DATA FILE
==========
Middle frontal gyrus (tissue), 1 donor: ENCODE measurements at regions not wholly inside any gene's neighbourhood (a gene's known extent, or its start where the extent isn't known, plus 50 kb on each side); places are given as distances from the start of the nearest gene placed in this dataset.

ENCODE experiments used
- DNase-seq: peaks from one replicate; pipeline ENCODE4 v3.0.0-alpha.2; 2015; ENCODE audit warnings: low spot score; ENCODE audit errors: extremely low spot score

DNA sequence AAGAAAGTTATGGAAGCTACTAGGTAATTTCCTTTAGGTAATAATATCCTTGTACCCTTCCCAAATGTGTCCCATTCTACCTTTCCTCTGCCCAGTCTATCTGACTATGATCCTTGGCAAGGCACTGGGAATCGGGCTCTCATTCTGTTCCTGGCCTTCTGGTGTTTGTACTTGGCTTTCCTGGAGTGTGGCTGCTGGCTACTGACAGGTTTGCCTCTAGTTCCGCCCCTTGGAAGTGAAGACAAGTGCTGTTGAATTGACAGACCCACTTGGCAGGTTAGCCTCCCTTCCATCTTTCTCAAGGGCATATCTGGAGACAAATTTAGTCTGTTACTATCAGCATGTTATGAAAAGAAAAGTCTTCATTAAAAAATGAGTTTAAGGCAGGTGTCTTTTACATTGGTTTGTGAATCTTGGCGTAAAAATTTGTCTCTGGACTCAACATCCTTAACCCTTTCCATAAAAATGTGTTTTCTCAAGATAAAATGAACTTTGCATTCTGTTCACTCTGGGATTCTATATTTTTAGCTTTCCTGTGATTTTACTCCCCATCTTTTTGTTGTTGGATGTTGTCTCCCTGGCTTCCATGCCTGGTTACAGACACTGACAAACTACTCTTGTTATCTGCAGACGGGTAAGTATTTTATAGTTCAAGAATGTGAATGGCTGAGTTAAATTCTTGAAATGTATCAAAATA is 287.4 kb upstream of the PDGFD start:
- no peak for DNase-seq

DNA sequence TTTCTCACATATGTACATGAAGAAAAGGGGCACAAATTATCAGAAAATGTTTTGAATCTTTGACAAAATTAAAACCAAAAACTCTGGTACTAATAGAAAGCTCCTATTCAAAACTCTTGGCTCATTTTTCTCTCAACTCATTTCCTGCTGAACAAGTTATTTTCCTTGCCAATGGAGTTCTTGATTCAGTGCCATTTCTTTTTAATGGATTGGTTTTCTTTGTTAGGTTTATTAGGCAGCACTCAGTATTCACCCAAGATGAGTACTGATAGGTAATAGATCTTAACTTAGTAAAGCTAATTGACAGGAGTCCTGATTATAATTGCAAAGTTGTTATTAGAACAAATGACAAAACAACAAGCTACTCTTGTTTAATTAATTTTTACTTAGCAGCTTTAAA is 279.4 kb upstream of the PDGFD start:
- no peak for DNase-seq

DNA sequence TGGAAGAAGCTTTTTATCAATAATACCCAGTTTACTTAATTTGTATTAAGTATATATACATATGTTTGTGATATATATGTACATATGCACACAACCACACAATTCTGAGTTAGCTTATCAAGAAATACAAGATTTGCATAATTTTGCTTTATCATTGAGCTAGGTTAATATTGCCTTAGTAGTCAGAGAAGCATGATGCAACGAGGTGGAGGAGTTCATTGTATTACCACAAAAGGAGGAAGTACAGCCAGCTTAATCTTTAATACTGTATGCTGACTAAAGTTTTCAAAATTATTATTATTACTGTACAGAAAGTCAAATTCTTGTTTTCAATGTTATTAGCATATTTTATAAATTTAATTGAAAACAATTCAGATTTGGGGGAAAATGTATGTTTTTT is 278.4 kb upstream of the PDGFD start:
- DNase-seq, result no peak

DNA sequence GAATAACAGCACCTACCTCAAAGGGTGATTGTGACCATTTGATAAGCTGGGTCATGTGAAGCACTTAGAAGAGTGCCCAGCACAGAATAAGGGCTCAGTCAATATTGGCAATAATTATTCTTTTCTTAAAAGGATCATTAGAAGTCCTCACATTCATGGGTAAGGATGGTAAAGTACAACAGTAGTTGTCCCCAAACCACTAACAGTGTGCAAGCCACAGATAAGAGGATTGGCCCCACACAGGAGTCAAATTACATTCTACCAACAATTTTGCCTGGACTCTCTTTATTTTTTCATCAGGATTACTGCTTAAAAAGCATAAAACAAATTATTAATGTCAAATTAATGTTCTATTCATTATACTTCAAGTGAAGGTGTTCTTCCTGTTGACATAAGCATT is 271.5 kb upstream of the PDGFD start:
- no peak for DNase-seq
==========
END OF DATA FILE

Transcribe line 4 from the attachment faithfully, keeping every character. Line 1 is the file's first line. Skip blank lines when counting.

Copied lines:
DNA sequence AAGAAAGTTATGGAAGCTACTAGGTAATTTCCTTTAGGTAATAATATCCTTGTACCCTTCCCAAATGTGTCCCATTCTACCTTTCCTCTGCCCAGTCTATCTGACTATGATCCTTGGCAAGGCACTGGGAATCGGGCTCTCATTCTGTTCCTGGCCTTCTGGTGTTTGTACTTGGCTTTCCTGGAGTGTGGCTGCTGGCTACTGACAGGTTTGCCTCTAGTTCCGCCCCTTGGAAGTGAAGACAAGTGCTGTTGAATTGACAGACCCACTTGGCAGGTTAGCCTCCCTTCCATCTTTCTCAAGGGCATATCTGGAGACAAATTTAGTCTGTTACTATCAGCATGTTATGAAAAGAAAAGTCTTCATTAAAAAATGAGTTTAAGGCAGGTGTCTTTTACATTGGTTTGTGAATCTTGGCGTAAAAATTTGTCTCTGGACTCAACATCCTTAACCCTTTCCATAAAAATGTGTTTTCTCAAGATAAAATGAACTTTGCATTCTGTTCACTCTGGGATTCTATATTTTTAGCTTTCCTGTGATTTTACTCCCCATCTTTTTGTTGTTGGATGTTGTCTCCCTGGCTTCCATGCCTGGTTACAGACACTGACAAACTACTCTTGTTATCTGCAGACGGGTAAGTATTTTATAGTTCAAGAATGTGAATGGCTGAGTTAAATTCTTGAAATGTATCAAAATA is 287.4 kb upstream of the PDGFD start: